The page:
Birder's Guide

OCT 2016

Birder's Guide is the American Birding Association's newest publication. Each issue focuses on a key subject, providing tips from experienced birders on a wide variety of topics like Travel, Listing & Taxonomy, Gear, and Conservation & Community.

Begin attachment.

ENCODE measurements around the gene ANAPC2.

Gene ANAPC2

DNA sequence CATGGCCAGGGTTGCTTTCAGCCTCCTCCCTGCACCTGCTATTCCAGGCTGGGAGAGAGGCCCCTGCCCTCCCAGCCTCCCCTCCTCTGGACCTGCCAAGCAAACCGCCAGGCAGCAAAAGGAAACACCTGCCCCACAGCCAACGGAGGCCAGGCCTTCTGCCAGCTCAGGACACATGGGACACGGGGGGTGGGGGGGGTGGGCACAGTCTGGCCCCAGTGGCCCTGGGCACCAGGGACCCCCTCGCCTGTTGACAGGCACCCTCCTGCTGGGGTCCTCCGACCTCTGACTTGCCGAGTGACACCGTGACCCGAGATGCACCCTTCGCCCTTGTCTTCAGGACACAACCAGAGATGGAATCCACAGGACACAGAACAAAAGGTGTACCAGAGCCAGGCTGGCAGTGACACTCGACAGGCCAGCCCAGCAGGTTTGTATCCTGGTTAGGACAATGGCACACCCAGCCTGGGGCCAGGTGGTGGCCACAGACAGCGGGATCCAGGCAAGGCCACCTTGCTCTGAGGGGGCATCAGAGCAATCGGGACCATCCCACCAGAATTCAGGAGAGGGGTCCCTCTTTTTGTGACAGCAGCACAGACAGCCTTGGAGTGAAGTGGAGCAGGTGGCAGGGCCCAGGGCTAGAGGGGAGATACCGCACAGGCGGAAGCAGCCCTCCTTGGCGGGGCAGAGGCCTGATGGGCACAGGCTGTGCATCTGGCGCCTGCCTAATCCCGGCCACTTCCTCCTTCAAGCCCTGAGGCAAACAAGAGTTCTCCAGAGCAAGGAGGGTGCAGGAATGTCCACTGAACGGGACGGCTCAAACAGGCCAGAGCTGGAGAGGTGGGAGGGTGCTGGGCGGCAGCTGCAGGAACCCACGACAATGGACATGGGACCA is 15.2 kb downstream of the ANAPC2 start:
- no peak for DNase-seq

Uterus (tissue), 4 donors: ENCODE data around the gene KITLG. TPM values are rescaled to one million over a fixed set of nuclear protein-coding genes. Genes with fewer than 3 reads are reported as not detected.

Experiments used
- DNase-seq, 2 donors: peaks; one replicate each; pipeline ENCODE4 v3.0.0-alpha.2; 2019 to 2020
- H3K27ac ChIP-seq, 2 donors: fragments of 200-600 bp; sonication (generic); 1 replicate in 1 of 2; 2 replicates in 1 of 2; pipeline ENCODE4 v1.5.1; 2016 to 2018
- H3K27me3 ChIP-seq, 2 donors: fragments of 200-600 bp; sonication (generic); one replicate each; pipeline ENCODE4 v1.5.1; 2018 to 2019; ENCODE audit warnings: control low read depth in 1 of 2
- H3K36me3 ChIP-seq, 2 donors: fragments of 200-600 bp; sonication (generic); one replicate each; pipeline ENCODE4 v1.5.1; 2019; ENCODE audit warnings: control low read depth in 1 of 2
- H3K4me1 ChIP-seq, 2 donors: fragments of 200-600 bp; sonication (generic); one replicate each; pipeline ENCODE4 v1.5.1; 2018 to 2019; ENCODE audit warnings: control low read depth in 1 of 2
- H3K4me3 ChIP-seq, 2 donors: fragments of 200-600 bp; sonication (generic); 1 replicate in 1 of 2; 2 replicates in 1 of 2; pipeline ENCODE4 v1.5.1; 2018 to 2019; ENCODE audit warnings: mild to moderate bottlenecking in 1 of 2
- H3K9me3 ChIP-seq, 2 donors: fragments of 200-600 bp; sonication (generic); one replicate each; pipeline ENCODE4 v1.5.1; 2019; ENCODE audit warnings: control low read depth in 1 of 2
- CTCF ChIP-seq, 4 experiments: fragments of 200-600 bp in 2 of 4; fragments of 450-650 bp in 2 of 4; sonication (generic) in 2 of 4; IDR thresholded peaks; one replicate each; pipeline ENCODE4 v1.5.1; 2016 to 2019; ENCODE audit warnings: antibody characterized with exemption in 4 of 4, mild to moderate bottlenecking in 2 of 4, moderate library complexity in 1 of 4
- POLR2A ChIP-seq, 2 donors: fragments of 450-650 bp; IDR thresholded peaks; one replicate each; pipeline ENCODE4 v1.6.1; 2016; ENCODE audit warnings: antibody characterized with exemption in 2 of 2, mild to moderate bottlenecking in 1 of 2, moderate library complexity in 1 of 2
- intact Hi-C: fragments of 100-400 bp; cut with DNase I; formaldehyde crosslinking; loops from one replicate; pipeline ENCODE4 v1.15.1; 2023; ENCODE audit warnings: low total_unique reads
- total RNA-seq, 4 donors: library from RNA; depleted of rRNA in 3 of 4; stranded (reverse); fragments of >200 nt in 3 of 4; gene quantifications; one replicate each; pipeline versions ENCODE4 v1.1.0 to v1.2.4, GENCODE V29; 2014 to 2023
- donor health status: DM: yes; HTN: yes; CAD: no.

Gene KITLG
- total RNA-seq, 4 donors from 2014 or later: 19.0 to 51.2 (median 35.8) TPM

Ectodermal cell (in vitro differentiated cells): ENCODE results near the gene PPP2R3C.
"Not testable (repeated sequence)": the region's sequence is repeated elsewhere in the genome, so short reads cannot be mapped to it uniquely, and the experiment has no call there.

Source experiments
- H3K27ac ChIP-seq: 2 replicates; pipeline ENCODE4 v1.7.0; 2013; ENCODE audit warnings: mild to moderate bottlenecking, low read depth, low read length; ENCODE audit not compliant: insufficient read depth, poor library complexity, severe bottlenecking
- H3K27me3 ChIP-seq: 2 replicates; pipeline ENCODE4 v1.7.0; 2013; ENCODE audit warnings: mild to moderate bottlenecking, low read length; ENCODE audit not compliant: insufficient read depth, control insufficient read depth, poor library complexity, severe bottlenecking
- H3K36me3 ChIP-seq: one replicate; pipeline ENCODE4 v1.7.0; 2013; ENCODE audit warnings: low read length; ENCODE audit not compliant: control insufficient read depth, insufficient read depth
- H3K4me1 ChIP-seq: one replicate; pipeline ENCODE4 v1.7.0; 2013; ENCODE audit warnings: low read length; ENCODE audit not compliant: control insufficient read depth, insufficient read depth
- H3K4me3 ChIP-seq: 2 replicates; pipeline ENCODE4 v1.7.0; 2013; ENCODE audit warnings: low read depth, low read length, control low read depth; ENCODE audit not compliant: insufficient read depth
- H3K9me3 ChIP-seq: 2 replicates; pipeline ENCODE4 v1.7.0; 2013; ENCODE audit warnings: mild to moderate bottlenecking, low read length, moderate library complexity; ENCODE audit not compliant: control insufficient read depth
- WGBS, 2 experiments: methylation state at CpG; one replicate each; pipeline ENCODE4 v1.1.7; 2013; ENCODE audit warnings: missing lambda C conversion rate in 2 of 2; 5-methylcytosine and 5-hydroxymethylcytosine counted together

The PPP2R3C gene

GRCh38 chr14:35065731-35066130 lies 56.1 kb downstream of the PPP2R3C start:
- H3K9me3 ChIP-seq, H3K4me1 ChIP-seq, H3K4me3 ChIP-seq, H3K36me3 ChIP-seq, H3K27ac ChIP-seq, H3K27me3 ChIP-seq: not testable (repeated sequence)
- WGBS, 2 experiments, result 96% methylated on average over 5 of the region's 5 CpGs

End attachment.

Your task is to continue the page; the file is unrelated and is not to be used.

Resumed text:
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51 October 2016 | Birder's Guide to Listing & Taxonomy This long-anticipated split has finally happened. The two "new" species bare - ly overlap in range (see maps). A re- cent study states that the only place this seems to happen regularly is the Pine Nut Mountains of Storey County, Nevada, and that hybridization is limited to this very small area; however, local birders report overlap in Reno, as well. Limited hy - bridization in addition to consistent dif- ferences in voice, habitat, behavior, and morphology was enough to tip the scales toward a split. California Scrub-Jay is the more coastal species, and, predictably, it is darker in overall color. It lives in oak woodlands, which likely has led to its having a larger bill than Woodhouse's, a species that, in the Great Basin, mostly lives in piñón- juniper scrub. Most vagrant scrub-jays seem to have been Woodhouse's, but there are records of vagrant Californias in eastern Washington and southwestern British Columbia. Traditionally, Woodhouse's Scrub-Jay has not referred to the two southern- most subspecies of "Western Scrub-Jay". Found in southern Mexico, the remota and sumichrasti subspecies differ sub - stantially in genetics, behavior, and mor- phology and are usually referred to as the sumichrasti group, or "Sumichrast's Scrub-Jay". The proposal submitted to the NACC suggests that it (and perhaps the subspecies texana) may deserve spe - cies status, as well, but that more study is needed. In light of this, one may won- • Passeridae (Old World sparrows) • Motacillidae (pipits and wagtails) • Fringillidae (true finches) Split of Western Scrub-Jay –––––––––––––––––––––––––––––––––– • California Scrub-Jay (Aphelocoma californica) • Woodhouse's Scrub-Jay (Aphelocoma woodhouseii) der whether including sumichrasti and remota under the name "Woodhouse's Scrub-Jay" is well advised, as it sets up another potential sensu stricto/sensu lato issue. Would a more inclusive and less specific name such as "Inland Scrub-Jay" have been preferable? For more on identification of "Western Scrub-Jays", see Dessi Sieburth's article in the April 2016 issue of Birding. Split of Leach's Storm-Petrel –––––––––––––––––––––––––––––––––– • Leach's Storm-Petrel (Oceanodroma leucorhoa) • Townsend's Storm-Petrel (Oceanodroma socorroensis) • Ainley's Storm-Petrel* (Oceanodroma cheimomnestes) You may be thinking "Which of these have I seen?" The answer is "Probably not more than one, and that one is probably Leach's." In North America, Leach's Storm-Petrel now consists of two subspecies. The nomi- nate is found in the Atlantic Ocean and the Pacific Ocean. Any Leach's seen north of Santa Barbara, California, can probably be safely assumed to be leucorhoa. The sub- species chapmani breeds on islands (such as San Benito and the Coronados) fairly close Michael L. P. Retter Fort Worth, Texas mretter@aba.org California Scrub-Jay. Photo © Yuko Honda Range of California Scrub-Jay within the ABA Area. Purple = year-round range. Woodhouse's Scrub-Jay. Photo © J. N. Stuart Range of Woodhouse's Scrub-Jay within the ABA Area.

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